// QAction* myAction = new QAction("Carry out my action", mainMenu);
// myAction->setObjectName(QString::fromUtf8("myAction"));
// myAction->setStatusTip(tr("Carries out my action"));
// myAction->setToolTip(tr("Carries out my action"));
// connect(myAction, SIGNAL(triggered()), this, SLOT(doMyAction()));
// mainMenu->insertAction(0, myAction);
QAction* searchAction = new QAction("Open Url", mainMenu_.get());
searchAction->setStatusTip(tr("Displays a URL in the default browser"));
connect(searchAction, SIGNAL(triggered()), this, SLOT(openUrl()));
mainMenu_->insertAction(0, searchAction);
// Sample code: connect a signal from an application object to a plugin slot
// connect(applicationWindow()->findChild<QObject*>("actionOpenWorkflow"), SIGNAL(triggered()), this, SLOT(myNewSlot()));

Also we need to add implementation of openUrl()

void SimplePluginMenu::openUrl()
bool ok;
QString link = QInputDialog::getText(0, tr("Open Url"), tr("Url:"), QLineEdit::Normal, "", &ok);
if (!ok)

We will leave the default implementation of isTopLevelMenu(). This means that the plugin menu will be placed directly in the Workspace editor menu header. If we were to set this to false, it would be placed as a sub-menu inside a Plugins menu (which will be created if necessary)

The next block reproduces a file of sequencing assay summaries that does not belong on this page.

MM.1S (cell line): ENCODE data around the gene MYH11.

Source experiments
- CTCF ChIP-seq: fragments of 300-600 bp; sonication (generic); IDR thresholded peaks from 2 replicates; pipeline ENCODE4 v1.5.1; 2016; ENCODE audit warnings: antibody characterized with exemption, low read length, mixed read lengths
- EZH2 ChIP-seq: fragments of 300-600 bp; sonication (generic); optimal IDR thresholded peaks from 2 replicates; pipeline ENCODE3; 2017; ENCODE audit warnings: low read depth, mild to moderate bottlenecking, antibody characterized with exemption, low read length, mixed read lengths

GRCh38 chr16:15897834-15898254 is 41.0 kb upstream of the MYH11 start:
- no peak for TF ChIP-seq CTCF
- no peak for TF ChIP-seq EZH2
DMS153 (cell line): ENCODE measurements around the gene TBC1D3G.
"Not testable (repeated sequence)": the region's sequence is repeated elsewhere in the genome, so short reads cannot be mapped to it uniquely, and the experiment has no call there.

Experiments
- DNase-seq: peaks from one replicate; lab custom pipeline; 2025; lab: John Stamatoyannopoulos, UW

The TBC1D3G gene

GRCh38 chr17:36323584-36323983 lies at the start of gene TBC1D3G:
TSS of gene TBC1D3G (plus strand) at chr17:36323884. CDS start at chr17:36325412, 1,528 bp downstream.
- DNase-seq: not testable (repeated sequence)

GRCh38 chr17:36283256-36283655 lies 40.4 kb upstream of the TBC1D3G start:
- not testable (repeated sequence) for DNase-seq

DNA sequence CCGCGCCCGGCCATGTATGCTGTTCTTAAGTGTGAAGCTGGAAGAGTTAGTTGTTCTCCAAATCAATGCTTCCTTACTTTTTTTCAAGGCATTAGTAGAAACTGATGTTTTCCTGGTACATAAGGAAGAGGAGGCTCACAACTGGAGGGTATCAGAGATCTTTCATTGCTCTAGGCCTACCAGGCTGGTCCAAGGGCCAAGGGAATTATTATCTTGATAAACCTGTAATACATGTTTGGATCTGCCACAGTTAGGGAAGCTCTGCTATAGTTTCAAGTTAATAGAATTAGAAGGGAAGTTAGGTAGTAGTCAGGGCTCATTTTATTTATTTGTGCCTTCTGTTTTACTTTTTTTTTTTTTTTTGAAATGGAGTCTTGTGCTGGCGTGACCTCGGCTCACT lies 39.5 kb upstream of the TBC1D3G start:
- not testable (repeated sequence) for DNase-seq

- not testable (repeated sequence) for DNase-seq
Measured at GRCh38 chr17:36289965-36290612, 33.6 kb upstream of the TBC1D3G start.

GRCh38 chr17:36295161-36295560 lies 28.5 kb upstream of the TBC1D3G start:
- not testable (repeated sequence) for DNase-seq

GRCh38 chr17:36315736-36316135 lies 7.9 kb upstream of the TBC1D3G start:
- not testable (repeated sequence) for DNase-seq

bool SimplePluginMenu::isTopLevelMenu() const
return true;

Lastly, we need to add some Qt headers

#include <QDesktopservices>
#include <QInputdialog>
#include <QMenu>
#include <QUrl>

Now that you've done that, recompile the plugin and restart the Workspace editor. Notice that the new menu item has been inserted into the menu bar as Simple.

Our new menu item

Navigate to Simple -> Open Url and , leaving the default url as the Workspace home, click on Ok

Choose the web page you want

The selected web page is opened in your default Url

The selected web page is opened in your default browser


You can use the Create custom plugin menu... wizard to automatically insert the stub of a plugin-specific menu into the Workspace editor. Edit the generated simplepluginmenu.cpp file to

  1. set the name of the menu inserted
  2. determine if it is placed at the main menu bar level, or as a sub-menu of a Plugins menu
  3. create the menu that you want inserted

Next steps

The following tutorial is suggested as the next step: